Land dispute rep to appear before court

Source : The Phnom Penh Post

villagers_involved_in_a_land_dispute_attempt_to_block_a_tractor_clearing_their_rice_fields_following_an_august_court_order_granting_their_land_to_a_rubber_plantation_company_in_oddar_mea

Villagers involved in a land dispute attempt to block a tractor clearing their rice fields following an August court order granting their land to a rubber plantation company in Oddar Meanchey province.

A representative of more than 100 families involved in a land dispute with a rubber company is seeking the help of a local rights group after being ordered to appear before the Oddar Meanchey Provincial Court on Friday.

Im Chantha, 54, represents 120 families in Anlong Veng commune and was summonsed to court for questioning in relation to a lawsuit brought by Duong Sina, the director of Data Rubber (Cambodia) Co Ltd and a one-star military general. The lawsuit alleges that Chantha violated a court order and caused “intentional damage” by destroying rubber trees.

The land dispute is over 500 hectares of a 7,700-hectare land concession given to Data Rubber after it was cut from the Kulen Prom Tep Wildlife Sanctuary in 2011. In May 2012, a Council of Ministers directive granted 3,354 hectares of the concession to more than 2,000 families, but 120 families claim they never recovered their 500-hectare share.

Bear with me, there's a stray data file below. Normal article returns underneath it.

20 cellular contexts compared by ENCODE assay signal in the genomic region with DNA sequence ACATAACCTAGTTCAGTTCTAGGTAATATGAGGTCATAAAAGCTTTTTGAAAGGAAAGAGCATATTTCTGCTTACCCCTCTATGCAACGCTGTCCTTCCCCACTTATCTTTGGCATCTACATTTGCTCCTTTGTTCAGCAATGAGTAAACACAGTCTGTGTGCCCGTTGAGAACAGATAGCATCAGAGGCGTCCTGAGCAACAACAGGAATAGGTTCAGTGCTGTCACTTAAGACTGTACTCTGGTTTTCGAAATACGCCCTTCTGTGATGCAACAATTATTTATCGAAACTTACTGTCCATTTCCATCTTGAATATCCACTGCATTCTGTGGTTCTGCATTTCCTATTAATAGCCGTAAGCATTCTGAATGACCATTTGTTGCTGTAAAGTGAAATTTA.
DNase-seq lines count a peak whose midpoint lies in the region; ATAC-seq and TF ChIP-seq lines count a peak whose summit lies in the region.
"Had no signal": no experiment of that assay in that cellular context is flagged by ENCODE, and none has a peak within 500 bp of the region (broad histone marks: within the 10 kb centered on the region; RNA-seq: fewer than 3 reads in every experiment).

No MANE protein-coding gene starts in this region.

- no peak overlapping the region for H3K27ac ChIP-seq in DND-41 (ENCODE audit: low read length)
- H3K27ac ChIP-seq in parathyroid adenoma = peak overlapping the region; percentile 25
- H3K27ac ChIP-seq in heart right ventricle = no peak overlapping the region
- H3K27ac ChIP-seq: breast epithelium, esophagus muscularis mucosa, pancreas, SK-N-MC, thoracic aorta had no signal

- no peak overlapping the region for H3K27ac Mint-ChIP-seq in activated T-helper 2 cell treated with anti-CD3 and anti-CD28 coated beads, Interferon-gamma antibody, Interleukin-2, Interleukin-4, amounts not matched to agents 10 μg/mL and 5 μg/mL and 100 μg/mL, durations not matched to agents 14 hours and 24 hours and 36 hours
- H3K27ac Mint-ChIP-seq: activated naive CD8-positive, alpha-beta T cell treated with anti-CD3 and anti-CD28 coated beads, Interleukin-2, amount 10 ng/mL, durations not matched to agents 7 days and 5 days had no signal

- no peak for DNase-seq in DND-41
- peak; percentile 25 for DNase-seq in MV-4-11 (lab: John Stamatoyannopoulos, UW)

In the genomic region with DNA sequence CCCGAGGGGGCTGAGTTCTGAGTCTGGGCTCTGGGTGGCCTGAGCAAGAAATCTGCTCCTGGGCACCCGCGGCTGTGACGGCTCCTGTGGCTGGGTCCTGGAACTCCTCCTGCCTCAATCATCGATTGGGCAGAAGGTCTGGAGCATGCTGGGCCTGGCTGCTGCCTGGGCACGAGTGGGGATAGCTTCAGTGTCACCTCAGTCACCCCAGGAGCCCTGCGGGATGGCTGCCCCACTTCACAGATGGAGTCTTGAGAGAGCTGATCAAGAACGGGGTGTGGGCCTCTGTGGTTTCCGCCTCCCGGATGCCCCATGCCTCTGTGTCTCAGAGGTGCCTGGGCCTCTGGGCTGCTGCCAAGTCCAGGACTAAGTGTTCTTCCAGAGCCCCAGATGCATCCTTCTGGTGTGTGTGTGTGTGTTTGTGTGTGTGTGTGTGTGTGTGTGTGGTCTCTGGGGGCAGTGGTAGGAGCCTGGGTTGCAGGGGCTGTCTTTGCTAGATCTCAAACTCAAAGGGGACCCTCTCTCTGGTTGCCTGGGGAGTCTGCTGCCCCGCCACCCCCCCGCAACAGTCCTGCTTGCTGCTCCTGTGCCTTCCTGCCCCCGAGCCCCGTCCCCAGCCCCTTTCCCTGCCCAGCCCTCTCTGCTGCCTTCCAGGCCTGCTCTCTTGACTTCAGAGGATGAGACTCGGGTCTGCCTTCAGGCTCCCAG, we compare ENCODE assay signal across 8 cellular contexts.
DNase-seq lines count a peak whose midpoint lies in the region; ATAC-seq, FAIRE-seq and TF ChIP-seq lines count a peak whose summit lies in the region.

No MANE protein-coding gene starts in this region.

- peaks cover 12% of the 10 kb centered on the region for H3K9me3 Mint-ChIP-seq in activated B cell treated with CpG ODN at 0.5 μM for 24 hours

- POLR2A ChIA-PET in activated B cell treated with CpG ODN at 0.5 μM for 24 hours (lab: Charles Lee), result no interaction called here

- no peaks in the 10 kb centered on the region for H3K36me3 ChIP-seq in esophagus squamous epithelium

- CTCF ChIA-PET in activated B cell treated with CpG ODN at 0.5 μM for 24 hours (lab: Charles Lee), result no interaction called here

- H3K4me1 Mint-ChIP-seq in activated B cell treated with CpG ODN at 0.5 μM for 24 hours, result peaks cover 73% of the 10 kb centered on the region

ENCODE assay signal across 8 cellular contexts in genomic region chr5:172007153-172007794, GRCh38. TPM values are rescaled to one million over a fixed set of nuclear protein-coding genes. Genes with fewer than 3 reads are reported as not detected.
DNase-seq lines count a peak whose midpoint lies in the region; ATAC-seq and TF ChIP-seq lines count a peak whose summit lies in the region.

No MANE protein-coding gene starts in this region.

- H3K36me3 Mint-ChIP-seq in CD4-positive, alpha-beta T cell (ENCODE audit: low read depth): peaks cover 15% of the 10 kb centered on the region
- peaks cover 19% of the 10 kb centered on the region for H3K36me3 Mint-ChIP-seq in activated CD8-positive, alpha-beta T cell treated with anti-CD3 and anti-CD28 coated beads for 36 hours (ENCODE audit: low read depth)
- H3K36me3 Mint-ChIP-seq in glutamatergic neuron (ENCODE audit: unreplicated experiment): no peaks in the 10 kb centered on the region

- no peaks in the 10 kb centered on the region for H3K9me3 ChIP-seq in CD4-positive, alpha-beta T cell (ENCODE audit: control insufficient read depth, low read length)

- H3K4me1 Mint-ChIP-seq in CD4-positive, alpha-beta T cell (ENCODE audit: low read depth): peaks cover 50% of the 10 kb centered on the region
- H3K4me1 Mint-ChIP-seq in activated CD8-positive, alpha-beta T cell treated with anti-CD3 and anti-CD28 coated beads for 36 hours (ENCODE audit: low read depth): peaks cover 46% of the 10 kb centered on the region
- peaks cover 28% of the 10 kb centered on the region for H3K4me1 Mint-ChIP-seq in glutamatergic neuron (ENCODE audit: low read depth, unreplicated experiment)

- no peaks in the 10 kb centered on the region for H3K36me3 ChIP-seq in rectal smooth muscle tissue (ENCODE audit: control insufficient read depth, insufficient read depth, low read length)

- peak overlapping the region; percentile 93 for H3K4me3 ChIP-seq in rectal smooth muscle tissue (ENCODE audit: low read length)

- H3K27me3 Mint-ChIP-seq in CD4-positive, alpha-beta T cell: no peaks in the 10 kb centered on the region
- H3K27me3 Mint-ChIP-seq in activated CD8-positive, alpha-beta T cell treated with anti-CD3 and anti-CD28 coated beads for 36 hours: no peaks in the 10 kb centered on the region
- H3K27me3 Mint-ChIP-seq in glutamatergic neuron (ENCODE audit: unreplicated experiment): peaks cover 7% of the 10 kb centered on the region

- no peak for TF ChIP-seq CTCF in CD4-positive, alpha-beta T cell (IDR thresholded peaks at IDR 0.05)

According to Adhoc provincial coordinator Srey Naren, the Appeal Court ruled in August that the contested land belonged to the company. The families disputed the ruling, however, claiming they had lived there since at least 2003.

According to Naren, the court ruling only took into account the land allotted to the company by the Environment Ministry in 2011 and not the subsequent Council of Ministers directive.

As she has done since the ruling, Chantha refused to acknowledge the court verdict.

“We do not accept the Appeal Court’s decision . . . Why was there no inspection to know who came first and who came later?” she asked.

According to Chantha, Sina instructed security guards to clear villagers’ rice paddies and trees after he became director of the company last year.

“Since Duong Sina showed up, he started to abuse the people. People worry and feel scared every day,” she said.

Sina denied the allegations, as well as the existence of the Council of Ministers directive. A partial copy obtained by The Post shows more than 3,000 hectares of the concession ordered handed over to villagers. Sina also accused the villagers of cutting “hundreds” of the company’s rubber trees.

Article 35 of the Law on Civil Servants forbids government employees from profiting from their position and from directly or indirectly managing a private company. Sina yesterday denied his military rank posed any conflict of interest.

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